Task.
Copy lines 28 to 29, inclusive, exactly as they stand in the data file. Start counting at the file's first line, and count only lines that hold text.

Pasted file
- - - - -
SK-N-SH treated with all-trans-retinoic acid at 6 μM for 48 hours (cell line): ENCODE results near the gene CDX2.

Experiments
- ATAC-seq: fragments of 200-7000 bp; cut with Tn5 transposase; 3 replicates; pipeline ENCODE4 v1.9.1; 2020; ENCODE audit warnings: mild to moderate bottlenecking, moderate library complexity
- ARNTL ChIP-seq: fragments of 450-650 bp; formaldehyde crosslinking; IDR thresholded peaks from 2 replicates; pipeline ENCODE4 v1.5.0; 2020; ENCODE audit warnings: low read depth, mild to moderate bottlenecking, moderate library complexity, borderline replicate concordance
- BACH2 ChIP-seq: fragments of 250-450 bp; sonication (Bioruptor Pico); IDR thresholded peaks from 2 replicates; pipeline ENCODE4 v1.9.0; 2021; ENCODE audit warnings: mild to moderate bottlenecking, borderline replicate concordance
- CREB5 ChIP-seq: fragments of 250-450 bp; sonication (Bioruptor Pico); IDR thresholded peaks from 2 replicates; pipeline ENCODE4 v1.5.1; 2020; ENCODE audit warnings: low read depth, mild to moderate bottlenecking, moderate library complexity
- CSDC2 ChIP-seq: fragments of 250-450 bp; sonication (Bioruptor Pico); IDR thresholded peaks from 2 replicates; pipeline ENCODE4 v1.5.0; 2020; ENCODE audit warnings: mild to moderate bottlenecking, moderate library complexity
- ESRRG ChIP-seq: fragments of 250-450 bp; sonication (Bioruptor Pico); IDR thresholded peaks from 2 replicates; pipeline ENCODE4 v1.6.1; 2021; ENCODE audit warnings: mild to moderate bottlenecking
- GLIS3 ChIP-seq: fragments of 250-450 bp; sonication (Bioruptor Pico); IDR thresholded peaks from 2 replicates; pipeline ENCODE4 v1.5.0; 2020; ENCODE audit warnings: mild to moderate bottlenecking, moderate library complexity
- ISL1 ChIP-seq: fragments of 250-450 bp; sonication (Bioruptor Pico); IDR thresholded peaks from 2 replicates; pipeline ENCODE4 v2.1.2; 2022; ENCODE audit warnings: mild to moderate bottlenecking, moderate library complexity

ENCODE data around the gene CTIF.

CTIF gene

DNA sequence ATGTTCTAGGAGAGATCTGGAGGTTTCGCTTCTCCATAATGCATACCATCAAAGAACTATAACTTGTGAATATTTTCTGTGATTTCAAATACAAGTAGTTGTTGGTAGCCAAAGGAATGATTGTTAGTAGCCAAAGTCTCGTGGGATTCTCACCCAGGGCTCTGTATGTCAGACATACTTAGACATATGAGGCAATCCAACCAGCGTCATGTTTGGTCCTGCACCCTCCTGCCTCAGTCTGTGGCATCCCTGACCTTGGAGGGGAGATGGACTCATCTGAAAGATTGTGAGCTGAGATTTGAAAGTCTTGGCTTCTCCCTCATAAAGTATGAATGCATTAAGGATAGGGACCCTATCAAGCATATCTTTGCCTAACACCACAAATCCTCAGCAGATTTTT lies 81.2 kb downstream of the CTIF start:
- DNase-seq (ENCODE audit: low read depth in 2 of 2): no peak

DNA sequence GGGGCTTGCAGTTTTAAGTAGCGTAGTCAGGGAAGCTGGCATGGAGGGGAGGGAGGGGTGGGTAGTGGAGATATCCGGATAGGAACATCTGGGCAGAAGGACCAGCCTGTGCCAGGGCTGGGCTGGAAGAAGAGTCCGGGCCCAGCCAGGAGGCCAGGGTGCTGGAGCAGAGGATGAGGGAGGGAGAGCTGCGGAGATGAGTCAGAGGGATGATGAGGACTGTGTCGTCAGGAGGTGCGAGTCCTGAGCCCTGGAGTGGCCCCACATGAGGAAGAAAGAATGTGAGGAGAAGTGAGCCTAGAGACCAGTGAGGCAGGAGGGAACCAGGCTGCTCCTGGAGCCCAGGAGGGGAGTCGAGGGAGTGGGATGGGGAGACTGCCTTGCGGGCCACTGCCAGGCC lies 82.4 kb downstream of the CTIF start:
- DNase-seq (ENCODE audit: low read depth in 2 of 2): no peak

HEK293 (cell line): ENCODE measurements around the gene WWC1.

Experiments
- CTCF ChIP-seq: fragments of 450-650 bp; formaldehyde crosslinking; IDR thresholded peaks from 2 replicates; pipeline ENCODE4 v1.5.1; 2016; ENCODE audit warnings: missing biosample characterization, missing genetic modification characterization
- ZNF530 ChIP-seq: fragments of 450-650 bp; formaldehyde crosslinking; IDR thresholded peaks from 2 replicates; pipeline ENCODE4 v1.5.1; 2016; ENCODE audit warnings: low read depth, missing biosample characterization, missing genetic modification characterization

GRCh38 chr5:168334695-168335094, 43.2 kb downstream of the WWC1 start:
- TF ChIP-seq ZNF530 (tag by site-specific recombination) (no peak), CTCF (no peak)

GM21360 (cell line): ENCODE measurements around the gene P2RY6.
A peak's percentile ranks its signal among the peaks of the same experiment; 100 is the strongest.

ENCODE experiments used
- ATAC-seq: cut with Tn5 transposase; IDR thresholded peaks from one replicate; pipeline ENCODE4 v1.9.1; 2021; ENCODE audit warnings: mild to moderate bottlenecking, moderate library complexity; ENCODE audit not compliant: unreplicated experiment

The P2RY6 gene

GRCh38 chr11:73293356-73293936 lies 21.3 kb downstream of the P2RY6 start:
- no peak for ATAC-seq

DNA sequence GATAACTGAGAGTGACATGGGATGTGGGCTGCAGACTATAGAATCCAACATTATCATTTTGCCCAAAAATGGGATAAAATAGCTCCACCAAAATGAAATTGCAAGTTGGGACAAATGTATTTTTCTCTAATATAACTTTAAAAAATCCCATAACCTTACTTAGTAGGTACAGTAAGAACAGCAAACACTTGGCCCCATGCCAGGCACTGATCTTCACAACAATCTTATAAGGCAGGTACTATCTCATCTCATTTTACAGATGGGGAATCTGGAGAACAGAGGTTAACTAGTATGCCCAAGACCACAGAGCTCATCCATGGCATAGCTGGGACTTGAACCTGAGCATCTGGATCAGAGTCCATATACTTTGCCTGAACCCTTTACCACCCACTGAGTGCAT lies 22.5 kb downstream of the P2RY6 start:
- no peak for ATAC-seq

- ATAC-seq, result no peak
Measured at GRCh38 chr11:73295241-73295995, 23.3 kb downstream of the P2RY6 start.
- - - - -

GRCh38 chr11:73293356-73293936 lies 21.3 kb downstream of the P2RY6 start:
- no peak for ATAC-seq